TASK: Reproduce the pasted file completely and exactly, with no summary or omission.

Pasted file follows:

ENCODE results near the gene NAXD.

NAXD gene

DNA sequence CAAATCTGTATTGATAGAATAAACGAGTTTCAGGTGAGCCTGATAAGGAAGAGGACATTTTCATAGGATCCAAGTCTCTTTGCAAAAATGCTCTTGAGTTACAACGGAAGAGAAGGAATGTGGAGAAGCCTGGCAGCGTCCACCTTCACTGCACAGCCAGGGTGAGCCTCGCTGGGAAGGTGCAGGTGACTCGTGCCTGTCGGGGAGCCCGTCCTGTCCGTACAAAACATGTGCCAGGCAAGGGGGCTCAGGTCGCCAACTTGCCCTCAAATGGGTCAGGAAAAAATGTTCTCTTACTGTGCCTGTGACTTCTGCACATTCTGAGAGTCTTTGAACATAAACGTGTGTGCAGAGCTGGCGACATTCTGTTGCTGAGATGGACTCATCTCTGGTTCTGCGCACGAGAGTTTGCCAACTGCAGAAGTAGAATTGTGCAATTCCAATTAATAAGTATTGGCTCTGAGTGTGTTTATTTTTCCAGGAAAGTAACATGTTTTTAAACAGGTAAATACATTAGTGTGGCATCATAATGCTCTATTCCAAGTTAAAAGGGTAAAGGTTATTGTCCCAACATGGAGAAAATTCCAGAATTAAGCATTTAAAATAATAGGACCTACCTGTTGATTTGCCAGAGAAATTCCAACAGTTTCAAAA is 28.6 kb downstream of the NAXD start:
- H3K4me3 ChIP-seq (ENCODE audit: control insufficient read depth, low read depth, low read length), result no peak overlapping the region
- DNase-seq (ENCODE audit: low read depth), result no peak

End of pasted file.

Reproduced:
ENCODE results near the gene NAXD.

NAXD gene

DNA sequence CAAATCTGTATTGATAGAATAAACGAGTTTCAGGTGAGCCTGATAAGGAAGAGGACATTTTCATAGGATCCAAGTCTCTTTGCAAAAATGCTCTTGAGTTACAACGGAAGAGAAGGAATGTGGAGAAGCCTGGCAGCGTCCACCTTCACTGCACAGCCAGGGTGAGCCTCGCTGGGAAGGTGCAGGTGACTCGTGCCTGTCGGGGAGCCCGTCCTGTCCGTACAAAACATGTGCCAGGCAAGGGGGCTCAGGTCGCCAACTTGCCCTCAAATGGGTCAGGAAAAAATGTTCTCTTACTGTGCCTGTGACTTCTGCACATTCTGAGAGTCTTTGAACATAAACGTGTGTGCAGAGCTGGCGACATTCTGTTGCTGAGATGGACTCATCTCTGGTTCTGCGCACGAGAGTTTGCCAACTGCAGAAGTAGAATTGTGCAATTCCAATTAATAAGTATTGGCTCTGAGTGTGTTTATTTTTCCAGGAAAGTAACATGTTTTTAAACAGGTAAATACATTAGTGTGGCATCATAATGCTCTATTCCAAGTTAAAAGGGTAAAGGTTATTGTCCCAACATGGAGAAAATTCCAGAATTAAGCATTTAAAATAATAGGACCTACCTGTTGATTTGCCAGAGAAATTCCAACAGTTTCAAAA is 28.6 kb downstream of the NAXD start:
- H3K4me3 ChIP-seq (ENCODE audit: control insufficient read depth, low read depth, low read length), result no peak overlapping the region
- DNase-seq (ENCODE audit: low read depth), result no peak